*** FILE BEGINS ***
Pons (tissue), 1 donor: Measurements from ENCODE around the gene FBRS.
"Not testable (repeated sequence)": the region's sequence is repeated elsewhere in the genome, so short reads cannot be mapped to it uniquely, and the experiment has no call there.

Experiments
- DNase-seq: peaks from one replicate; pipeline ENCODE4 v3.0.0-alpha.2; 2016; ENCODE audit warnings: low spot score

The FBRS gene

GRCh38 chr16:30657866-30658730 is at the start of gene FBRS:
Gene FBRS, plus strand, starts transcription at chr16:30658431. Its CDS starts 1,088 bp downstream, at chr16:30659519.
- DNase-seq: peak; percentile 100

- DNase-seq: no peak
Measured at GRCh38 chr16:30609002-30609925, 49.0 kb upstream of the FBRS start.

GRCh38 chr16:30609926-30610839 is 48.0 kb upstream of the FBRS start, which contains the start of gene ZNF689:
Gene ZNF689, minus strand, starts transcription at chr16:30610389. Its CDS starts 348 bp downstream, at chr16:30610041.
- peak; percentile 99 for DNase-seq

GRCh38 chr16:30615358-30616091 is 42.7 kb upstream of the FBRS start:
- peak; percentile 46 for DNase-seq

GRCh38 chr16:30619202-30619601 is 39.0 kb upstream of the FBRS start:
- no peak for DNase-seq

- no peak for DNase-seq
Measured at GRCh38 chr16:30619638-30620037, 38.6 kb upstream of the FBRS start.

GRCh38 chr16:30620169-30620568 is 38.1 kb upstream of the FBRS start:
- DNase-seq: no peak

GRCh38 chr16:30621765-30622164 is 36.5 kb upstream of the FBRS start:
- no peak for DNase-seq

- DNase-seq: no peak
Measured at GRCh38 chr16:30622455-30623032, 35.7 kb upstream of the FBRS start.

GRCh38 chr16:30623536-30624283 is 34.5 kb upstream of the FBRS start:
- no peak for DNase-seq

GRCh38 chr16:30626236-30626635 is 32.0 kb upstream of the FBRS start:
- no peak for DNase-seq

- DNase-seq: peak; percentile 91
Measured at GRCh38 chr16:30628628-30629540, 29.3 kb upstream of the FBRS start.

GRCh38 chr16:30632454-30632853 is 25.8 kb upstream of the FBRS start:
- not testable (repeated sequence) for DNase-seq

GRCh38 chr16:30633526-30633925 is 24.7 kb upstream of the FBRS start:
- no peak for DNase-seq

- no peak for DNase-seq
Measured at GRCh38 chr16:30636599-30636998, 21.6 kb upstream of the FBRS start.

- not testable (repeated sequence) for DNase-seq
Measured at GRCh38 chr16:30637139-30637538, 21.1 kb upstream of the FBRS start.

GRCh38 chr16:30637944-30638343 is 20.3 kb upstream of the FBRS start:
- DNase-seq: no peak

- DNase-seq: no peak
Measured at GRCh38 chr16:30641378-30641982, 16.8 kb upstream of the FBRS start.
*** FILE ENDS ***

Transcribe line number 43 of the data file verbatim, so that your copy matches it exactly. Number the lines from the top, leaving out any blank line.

Measured at GRCh38 chr16:30641378-30641982, 16.8 kb upstream of the FBRS start.